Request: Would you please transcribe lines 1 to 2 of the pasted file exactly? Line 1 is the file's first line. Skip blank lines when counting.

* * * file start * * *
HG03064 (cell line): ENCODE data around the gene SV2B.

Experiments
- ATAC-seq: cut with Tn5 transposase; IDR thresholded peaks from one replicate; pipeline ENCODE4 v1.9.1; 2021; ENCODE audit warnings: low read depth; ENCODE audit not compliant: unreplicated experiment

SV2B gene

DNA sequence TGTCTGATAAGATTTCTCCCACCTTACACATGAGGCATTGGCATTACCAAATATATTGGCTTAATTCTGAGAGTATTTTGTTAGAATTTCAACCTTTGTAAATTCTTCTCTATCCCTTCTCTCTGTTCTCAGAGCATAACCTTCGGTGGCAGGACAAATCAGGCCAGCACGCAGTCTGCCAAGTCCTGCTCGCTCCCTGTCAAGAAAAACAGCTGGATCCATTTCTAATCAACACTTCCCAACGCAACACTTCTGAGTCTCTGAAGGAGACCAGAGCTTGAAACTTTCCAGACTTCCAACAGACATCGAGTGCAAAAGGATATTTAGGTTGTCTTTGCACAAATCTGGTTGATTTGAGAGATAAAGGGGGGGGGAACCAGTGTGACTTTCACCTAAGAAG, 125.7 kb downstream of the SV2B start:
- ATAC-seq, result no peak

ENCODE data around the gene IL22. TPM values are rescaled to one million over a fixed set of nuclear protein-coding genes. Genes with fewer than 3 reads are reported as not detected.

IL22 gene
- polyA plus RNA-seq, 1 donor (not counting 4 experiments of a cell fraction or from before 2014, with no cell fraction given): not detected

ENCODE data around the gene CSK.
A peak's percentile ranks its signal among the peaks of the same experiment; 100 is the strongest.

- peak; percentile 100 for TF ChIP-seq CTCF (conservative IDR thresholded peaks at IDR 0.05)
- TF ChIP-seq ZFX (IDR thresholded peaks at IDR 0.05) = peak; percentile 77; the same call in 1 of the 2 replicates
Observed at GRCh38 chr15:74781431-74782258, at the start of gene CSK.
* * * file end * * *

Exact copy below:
HG03064 (cell line): ENCODE data around the gene SV2B.

Experiments